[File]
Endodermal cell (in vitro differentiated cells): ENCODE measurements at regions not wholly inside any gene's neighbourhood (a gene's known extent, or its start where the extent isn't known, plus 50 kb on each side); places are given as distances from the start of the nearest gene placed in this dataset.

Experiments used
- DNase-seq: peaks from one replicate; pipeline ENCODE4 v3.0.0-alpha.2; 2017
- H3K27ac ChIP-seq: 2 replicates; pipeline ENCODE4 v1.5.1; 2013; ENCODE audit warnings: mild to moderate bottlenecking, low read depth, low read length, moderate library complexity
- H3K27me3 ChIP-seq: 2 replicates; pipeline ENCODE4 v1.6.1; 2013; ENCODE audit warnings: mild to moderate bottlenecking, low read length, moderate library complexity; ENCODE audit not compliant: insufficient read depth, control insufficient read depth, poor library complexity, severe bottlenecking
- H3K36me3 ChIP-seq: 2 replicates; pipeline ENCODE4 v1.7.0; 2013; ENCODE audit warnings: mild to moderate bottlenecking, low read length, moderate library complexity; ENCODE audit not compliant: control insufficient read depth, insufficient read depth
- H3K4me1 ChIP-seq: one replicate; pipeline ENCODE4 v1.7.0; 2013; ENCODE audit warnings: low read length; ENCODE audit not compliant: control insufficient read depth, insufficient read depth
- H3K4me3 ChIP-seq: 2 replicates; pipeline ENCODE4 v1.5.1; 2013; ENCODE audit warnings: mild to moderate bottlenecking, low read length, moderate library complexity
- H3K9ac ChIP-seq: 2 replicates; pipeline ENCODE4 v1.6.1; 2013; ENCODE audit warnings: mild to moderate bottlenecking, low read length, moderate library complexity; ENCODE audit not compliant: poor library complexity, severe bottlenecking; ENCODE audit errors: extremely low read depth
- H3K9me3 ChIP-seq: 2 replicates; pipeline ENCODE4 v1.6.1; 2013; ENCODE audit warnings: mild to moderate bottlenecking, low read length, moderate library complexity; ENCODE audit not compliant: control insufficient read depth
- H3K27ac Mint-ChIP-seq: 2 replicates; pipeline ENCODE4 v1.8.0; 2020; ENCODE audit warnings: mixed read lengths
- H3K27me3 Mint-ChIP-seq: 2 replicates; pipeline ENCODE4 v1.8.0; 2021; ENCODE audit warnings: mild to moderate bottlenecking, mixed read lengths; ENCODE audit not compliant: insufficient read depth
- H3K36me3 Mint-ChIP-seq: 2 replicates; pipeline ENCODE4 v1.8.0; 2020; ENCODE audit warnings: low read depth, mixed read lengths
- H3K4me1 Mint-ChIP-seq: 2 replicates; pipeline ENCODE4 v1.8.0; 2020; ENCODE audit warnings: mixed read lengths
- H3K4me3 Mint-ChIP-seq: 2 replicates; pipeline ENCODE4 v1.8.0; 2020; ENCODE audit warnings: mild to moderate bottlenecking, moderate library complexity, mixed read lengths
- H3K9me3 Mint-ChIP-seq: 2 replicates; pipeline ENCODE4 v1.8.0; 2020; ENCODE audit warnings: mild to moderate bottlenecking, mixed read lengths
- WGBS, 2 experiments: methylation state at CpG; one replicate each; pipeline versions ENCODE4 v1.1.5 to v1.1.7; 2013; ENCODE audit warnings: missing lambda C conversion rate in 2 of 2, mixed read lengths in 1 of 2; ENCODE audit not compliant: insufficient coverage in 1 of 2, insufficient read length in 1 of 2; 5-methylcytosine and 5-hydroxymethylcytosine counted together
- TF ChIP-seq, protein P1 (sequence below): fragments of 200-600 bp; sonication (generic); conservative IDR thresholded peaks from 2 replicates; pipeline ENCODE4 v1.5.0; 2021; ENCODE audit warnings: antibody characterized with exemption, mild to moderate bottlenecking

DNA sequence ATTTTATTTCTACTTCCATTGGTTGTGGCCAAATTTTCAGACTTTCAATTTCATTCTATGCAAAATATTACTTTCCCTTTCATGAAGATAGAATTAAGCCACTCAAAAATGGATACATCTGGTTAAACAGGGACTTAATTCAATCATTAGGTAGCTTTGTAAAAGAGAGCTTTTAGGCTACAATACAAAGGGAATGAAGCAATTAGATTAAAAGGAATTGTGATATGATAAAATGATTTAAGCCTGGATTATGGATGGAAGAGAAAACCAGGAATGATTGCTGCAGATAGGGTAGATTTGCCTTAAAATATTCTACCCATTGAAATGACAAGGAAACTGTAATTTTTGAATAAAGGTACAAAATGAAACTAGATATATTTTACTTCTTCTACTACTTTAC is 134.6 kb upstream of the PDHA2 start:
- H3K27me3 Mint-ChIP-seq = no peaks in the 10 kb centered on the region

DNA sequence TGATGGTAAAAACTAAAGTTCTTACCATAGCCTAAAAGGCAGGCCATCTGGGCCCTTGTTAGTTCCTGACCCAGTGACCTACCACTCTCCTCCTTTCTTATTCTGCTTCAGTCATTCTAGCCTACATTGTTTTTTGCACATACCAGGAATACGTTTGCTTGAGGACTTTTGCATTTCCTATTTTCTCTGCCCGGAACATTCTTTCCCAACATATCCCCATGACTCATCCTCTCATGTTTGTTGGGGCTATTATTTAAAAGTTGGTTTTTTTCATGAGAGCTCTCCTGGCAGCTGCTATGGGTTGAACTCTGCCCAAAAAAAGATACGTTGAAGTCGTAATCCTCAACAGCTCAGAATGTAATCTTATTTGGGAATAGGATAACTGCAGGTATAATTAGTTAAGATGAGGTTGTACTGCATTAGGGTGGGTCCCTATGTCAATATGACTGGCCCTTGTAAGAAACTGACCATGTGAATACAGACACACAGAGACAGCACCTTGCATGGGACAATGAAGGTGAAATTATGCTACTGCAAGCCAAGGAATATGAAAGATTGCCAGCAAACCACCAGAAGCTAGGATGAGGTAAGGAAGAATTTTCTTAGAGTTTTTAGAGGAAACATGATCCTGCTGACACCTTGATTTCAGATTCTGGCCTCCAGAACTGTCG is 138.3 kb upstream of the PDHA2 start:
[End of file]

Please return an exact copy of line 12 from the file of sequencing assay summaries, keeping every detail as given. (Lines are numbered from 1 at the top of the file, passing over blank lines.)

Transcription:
- H3K27me3 Mint-ChIP-seq: 2 replicates; pipeline ENCODE4 v1.8.0; 2021; ENCODE audit warnings: mild to moderate bottlenecking, mixed read lengths; ENCODE audit not compliant: insufficient read depth